What is being done about Idaho's opioid epidemic?

The numbers of drug-induced deaths in Idaho is on the rise. In 2016, deaths caused by synthetic Opioids, or painkillers, jumped 69 percent. (File Photo)

The numbers of drug-induced deaths in Idaho is on the rise. In 2016, deaths caused by synthetic Opioids, or painkillers, jumped 69 percent.

The Idaho Department of Health and Welfare says from 2010 to 2014... nearly half of accidental drug deaths in Idaho were overdoses from some type of Opioid.

Last year, Idaho received a grant from the federal government to raise awareness and launch a prescription drug abuse treatment program called "Idaho Response to the Opioid Crisis."

"Addiction is truly a disease. It is no different than heart disease. Or diabetes. People who suffer from addiction don't choose to have that disease. People with addiction can't just stop."

Rosie Andueza, with the Division of Behavioral Health says, people who you generally wouldn't think would be addicts could be the victim of an Opioid addiction.

"This one doesn't take long to get addicted to. We see housewives, we see elderly, we see children with accidental overdoses getting involved with this," said Andueza.

Just one medical incident can lead someone down an addictive path.

"So they may have had an injury that required a surgery. Part of the post op is pain relief and during that time many people, here in Idaho and across the country, become addicted," said Andueza.

The stigma of addiction can sometimes stop someone from seeking help. To specialist, the stigma is all due to the misunderstanding of what's behind their behavior.

"People with diabetes, they sometimes don't follow their regimen, sometimes they fall off and the doctor never says 'I'm sorry you didn't do what i told you to do so I'm not going to help you anymore. Sometimes we see that in addiction, 'I'm sorry you relapsed I'm done'. Addiction is no different," said Andueza.

Part of the Idaho's Reponse to the Opioid Crisis, also known as the IROC, is two-fold.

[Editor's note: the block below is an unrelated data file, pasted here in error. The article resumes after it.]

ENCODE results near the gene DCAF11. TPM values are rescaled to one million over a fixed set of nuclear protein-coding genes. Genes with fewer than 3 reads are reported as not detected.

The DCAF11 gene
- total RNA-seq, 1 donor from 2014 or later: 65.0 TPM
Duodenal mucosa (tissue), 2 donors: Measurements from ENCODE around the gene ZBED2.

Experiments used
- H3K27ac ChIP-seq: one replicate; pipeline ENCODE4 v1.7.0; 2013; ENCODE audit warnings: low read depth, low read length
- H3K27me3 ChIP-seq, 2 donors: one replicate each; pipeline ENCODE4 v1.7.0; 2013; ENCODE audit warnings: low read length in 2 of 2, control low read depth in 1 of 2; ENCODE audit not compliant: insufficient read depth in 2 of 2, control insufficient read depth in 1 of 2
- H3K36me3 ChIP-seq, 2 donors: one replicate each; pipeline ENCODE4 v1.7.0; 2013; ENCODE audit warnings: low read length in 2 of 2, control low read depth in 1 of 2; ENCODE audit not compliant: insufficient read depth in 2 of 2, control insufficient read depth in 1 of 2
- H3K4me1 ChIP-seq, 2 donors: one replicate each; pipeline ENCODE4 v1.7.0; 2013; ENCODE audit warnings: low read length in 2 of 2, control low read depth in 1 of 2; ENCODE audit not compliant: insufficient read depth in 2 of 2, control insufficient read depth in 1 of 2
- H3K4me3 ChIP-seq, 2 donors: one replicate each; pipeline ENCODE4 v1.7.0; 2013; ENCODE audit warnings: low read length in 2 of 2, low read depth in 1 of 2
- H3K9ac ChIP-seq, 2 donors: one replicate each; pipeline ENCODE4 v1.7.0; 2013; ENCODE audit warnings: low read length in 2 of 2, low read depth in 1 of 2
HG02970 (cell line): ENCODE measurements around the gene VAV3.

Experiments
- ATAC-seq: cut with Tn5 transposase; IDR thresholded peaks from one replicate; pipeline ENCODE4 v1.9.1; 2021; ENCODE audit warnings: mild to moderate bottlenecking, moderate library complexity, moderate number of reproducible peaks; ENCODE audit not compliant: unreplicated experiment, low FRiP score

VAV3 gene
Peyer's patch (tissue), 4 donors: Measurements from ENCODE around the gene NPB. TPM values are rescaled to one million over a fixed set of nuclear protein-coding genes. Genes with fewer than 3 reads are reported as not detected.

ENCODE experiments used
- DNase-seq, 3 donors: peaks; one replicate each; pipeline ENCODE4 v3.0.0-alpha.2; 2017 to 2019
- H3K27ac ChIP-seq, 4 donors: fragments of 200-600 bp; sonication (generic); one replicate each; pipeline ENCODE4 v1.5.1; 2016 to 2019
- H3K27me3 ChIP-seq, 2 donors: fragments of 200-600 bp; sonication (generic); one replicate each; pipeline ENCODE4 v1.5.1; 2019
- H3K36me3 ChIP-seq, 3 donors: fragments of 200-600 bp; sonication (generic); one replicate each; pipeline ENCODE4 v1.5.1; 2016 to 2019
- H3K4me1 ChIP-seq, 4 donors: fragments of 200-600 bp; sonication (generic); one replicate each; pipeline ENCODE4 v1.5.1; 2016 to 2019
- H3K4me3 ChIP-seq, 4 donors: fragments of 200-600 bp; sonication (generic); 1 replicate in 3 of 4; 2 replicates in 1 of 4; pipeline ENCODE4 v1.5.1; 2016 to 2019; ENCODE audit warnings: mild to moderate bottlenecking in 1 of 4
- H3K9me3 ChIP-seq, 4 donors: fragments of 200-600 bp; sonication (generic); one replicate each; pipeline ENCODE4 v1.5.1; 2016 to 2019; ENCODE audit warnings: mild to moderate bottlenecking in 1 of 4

"We believe that treatment is both the medication and also the therapy. There's both that needs to happen," said Andueza.

The office of drug policy has also chimed in to the epidemic by providing Naloxone.

"Naloxone is the anti-overdose reversal drug and they've been providing that via grant application to first responders targeting rural Idaho," said Andueza.

Over 1,600 kits have already been distributed statewide.

Now, doctors are being educated on new C-D-C guidelines for prescribing Opioids and how to safely treat patients for pain. For example, prescribing the smallest dosage possible and for the shortest amount of time.

"The prescribers that we are educating we are trying to make sure that they understand that if possible to not prescribe Opioids. Sometimes other pain medications are just as effective," said Dr. Christine Hahn, Medical Director, Idaho Division of Public Health.

The job of the prescriber is to make the patient aware *before* writing the prescription, including educating the patient on the drug, the risks and alteratives for relief.

"Some types of pain, if you break a bone, you have a surgery certainly opioids are the most effective appropriate immediate treatment and can rapidly reduce pain in that emergency situation. But for some types of other chronic pain, longstanding pain there are medications including everything from Tylenol to other milder medications that can sometimes do just as good a job," said Dr. Hahn.

The IROC is still in its first stages. But the department of behavioral health says it's already seeing results. For example, the department says equipping first responders with Naloxone has already saved lives.

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